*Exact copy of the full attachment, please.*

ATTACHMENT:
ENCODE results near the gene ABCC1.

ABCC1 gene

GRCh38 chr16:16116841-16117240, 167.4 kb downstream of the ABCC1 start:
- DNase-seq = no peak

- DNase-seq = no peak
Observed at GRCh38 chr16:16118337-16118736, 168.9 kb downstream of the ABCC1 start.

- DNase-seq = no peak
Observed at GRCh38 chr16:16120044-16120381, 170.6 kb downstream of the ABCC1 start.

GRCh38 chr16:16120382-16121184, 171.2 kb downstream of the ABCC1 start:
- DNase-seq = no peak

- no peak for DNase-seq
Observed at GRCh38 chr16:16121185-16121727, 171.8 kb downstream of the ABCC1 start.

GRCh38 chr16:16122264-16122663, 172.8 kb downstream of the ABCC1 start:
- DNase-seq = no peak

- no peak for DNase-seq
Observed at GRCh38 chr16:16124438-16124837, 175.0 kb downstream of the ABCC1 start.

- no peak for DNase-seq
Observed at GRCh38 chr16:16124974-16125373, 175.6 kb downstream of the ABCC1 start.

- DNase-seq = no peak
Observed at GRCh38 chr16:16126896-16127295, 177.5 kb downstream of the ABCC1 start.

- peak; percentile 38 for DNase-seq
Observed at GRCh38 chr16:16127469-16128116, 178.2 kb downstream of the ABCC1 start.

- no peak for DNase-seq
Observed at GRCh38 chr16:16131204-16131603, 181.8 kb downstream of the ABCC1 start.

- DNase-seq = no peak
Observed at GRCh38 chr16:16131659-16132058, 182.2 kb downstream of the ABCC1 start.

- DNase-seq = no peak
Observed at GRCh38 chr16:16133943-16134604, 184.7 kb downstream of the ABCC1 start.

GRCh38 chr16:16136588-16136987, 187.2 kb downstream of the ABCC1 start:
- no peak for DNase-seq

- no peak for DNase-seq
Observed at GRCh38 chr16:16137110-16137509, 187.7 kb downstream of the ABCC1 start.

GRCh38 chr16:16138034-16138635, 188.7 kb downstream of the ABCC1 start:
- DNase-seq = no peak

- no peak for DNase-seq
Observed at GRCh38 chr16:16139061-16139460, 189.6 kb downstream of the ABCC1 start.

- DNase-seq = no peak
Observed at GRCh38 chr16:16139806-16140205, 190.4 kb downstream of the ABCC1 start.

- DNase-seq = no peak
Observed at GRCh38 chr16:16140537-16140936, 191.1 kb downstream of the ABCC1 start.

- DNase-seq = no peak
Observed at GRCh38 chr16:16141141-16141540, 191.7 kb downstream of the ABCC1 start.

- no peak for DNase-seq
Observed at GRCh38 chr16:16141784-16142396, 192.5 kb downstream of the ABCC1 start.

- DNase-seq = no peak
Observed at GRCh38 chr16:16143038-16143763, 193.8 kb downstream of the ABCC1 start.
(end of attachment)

ENCODE results near the gene ABCC1.

ABCC1 gene

GRCh38 chr16:16116841-16117240, 167.4 kb downstream of the ABCC1 start:
- DNase-seq = no peak

- DNase-seq = no peak
Observed at GRCh38 chr16:16118337-16118736, 168.9 kb downstream of the ABCC1 start.

- DNase-seq = no peak
Observed at GRCh38 chr16:16120044-16120381, 170.6 kb downstream of the ABCC1 start.

GRCh38 chr16:16120382-16121184, 171.2 kb downstream of the ABCC1 start:
- DNase-seq = no peak

- no peak for DNase-seq
Observed at GRCh38 chr16:16121185-16121727, 171.8 kb downstream of the ABCC1 start.

GRCh38 chr16:16122264-16122663, 172.8 kb downstream of the ABCC1 start:
- DNase-seq = no peak

- no peak for DNase-seq
Observed at GRCh38 chr16:16124438-16124837, 175.0 kb downstream of the ABCC1 start.

- no peak for DNase-seq
Observed at GRCh38 chr16:16124974-16125373, 175.6 kb downstream of the ABCC1 start.

- DNase-seq = no peak
Observed at GRCh38 chr16:16126896-16127295, 177.5 kb downstream of the ABCC1 start.

- peak; percentile 38 for DNase-seq
Observed at GRCh38 chr16:16127469-16128116, 178.2 kb downstream of the ABCC1 start.

- no peak for DNase-seq
Observed at GRCh38 chr16:16131204-16131603, 181.8 kb downstream of the ABCC1 start.

- DNase-seq = no peak
Observed at GRCh38 chr16:16131659-16132058, 182.2 kb downstream of the ABCC1 start.

- DNase-seq = no peak
Observed at GRCh38 chr16:16133943-16134604, 184.7 kb downstream of the ABCC1 start.

GRCh38 chr16:16136588-16136987, 187.2 kb downstream of the ABCC1 start:
- no peak for DNase-seq

- no peak for DNase-seq
Observed at GRCh38 chr16:16137110-16137509, 187.7 kb downstream of the ABCC1 start.

GRCh38 chr16:16138034-16138635, 188.7 kb downstream of the ABCC1 start:
- DNase-seq = no peak

- no peak for DNase-seq
Observed at GRCh38 chr16:16139061-16139460, 189.6 kb downstream of the ABCC1 start.

- DNase-seq = no peak
Observed at GRCh38 chr16:16139806-16140205, 190.4 kb downstream of the ABCC1 start.

- DNase-seq = no peak
Observed at GRCh38 chr16:16140537-16140936, 191.1 kb downstream of the ABCC1 start.

- DNase-seq = no peak
Observed at GRCh38 chr16:16141141-16141540, 191.7 kb downstream of the ABCC1 start.

- no peak for DNase-seq
Observed at GRCh38 chr16:16141784-16142396, 192.5 kb downstream of the ABCC1 start.

- DNase-seq = no peak
Observed at GRCh38 chr16:16143038-16143763, 193.8 kb downstream of the ABCC1 start.